Date of Award

2018

Degree Type

Dissertation

Degree Name

Doctor of Philosophy (PhD)

Graduate Group

Chemistry

First Advisor

Cherie R. Kagan

Abstract

Reducing the size of a semiconductor to the natural length scale of carriers and excitons provides a unique opportunity to tailor the semiconductor’s electronic structure and optical properties through quantum and dielectric confinement effects. In this dissertation, we analyze the dynamics of free carriers and excitons in two emerging classes of semiconductors: zero-dimensional coupled quantum dot (QD) assemblies and two-dimensional organic-inorganic hybrid perovskites (2DHPs).

QDs are prized for their size-dependent band gaps and can be assembled with surface ligand tunable inter-QD coupling. However, control over carrier type, concentration, mobility, and lifetime remains an important challenge to their device applications. Post-synthesis modification of QD assemblies provides a route to couple QDs as well as dope and passivate QD surfaces. In PbSe QD assemblies, we modify the Pb:Se ratio to change the dominant carrier type and doping level, and in CdSe QD assemblies, we modulate the conductivity through indium doping. To study the optoelectronic properties of these and other QD assemblies, we built a time-resolved microwave conductivity (TRMC) apparatus to contactlessly probe mobility and lifetime. We correlate changes in carrier density and conductivity from surface modification with the mobility and lifetime measured in TRMC and with field-effect transistor mobilities. We show that the carrier lifetime increases with doping as the Fermi level moves near the band edges and electronically passivates trap states.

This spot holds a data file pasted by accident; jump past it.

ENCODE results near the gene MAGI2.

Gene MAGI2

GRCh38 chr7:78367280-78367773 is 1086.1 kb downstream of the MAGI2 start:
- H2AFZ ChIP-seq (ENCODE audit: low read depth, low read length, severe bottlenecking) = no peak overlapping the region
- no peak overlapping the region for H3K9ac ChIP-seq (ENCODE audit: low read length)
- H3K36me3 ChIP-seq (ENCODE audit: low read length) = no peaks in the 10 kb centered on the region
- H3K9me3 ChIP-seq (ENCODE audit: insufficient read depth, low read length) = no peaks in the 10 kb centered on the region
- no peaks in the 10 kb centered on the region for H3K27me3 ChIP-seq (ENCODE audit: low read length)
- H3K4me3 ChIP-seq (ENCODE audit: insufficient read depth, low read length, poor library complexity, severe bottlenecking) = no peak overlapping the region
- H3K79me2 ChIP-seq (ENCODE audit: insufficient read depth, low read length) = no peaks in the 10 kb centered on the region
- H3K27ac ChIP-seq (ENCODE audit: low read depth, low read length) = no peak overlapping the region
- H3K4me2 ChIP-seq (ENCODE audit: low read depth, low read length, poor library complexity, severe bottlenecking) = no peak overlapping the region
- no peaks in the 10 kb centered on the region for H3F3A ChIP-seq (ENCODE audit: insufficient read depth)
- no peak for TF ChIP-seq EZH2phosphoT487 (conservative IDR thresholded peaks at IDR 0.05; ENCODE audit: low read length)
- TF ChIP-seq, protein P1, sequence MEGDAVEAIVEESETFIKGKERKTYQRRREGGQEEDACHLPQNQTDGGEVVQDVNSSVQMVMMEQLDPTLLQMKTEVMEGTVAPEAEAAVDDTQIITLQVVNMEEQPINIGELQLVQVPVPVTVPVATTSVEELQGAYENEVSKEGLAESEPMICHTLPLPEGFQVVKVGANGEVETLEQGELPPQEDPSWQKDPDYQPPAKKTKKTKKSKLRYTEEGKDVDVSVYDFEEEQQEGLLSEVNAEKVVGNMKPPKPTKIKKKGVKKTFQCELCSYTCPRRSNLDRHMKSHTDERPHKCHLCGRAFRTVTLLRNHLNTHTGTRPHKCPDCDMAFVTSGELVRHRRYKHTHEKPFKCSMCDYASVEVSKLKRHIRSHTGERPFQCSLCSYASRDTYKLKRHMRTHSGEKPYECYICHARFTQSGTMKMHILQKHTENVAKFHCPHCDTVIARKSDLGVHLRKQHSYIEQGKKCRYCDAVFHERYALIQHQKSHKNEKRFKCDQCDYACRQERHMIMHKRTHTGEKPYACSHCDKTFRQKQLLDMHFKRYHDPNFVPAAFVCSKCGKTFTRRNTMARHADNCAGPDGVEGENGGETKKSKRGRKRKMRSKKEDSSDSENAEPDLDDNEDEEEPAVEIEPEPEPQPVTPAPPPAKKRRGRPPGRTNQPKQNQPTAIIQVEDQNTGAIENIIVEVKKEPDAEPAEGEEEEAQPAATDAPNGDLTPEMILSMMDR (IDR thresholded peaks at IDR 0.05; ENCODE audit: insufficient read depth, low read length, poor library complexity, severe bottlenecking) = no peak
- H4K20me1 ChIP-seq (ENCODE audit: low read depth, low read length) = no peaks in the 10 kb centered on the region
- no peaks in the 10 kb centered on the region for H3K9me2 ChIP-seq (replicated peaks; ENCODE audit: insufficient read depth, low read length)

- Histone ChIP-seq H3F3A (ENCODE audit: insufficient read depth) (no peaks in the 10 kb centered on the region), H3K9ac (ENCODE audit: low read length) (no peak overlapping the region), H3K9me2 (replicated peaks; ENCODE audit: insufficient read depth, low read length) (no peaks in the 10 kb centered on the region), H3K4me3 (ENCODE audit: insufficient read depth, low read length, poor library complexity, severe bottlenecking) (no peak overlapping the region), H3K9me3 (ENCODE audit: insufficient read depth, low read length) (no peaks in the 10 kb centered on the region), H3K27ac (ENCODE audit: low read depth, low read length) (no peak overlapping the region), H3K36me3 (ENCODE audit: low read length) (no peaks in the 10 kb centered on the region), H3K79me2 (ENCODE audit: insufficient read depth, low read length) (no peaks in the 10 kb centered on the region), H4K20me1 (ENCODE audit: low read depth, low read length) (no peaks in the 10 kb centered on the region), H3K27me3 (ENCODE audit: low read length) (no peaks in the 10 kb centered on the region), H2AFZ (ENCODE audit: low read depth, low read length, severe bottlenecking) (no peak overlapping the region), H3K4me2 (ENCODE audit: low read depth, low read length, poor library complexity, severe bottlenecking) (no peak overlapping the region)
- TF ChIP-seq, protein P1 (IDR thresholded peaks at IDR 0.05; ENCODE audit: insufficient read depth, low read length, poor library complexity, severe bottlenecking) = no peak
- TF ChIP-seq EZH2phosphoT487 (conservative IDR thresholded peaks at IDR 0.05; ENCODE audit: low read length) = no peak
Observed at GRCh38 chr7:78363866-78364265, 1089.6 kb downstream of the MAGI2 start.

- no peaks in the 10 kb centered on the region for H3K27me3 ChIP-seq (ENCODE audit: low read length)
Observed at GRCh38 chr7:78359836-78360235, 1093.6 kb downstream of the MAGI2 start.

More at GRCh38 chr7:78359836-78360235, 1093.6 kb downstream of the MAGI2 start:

2DHPs consist of metal-halide monolayers separated by organoammonium cations and resemble interfacial defect-free quantum well superlattices. Strong confinement of carriers in the inorganic monolayers results in a large exciton binding energy, allowing exciton and carrier dynamics to be probed optically. At temperatures <75 K, we find regularly spaced fine structure resonances in excitonic absorption and photoluminescence spectra of the 2DHP phenethylammonium lead iodide, which we hypothesize are caused by excitons coupling to phonons in the organic framework. We also observe higher energy hot photoluminescence resonances which result from competition between vibrational relaxation and radiative recombination. By synthesizing and characterizing a family of phenethylammonium lead iodide derivatives with single atom substitutions on the phenyl group, we tailor the packing of the organic framework, the energetic disorder, and the rate of photoluminescence.

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